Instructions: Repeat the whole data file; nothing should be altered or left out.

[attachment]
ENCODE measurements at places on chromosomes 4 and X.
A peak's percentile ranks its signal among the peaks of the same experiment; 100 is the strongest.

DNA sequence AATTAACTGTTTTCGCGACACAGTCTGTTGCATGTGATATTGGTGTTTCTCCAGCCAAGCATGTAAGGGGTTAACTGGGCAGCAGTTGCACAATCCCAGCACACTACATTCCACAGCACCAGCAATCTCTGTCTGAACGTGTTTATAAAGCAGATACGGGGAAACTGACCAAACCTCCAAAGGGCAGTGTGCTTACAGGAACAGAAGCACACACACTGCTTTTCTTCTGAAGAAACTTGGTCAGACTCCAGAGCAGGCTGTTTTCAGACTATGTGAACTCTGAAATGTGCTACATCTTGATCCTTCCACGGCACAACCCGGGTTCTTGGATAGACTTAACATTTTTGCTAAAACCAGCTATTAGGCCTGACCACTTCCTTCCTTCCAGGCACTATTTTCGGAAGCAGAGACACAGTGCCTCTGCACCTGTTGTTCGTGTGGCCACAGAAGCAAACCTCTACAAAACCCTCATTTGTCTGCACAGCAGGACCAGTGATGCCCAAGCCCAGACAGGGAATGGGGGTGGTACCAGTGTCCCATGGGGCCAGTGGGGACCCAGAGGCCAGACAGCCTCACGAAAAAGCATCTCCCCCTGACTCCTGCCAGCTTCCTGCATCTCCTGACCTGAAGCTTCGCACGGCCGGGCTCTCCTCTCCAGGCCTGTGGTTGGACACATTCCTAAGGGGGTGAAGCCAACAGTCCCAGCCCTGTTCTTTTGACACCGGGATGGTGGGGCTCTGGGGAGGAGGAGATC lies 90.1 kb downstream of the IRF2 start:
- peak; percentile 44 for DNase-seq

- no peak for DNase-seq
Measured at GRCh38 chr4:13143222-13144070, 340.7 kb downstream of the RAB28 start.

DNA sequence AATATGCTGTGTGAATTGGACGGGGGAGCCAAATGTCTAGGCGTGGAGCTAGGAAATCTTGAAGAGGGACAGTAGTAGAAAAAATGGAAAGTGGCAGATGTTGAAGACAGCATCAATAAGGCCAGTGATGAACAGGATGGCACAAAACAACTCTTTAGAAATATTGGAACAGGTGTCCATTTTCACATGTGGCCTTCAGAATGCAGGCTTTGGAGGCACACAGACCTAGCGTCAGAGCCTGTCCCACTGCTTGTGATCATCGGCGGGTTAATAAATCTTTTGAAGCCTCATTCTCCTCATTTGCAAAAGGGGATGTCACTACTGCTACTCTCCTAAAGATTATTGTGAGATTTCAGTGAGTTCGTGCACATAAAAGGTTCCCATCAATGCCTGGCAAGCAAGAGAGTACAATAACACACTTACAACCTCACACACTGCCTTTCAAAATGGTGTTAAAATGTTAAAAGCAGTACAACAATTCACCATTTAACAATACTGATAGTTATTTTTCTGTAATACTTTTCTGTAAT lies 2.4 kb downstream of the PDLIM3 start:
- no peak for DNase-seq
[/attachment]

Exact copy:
ENCODE measurements at places on chromosomes 4 and X.
A peak's percentile ranks its signal among the peaks of the same experiment; 100 is the strongest.

DNA sequence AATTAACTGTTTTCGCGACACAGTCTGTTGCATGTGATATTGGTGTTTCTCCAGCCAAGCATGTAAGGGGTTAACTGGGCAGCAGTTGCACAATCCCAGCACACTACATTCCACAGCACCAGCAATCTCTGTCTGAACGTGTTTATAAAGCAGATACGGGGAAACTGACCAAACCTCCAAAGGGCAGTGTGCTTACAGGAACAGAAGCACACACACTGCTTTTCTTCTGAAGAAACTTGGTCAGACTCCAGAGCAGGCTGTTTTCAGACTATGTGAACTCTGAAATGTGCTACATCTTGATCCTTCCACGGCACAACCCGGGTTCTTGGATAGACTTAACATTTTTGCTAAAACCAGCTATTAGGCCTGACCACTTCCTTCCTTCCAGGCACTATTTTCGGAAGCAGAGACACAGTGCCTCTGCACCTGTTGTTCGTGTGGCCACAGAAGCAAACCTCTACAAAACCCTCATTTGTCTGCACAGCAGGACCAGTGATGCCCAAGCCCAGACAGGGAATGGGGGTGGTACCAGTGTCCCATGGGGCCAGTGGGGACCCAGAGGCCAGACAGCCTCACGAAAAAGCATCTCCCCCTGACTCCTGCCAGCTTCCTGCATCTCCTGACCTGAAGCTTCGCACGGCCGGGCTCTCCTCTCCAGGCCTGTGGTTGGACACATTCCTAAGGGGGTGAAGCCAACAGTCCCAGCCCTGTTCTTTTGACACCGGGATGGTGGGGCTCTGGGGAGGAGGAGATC lies 90.1 kb downstream of the IRF2 start:
- peak; percentile 44 for DNase-seq

- no peak for DNase-seq
Measured at GRCh38 chr4:13143222-13144070, 340.7 kb downstream of the RAB28 start.

DNA sequence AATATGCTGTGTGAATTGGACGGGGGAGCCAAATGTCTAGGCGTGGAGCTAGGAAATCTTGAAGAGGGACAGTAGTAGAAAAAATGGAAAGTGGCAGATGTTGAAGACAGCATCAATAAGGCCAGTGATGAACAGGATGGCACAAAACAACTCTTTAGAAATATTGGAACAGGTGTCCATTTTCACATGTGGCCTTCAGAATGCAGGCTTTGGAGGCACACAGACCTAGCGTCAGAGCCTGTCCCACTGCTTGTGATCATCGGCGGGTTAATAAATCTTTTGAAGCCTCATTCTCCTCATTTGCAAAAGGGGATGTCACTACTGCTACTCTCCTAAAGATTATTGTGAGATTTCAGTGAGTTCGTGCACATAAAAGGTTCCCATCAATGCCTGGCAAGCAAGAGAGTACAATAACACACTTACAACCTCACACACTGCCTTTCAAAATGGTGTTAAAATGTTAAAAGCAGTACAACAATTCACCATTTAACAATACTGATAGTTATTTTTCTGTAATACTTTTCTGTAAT lies 2.4 kb downstream of the PDLIM3 start:
- no peak for DNase-seq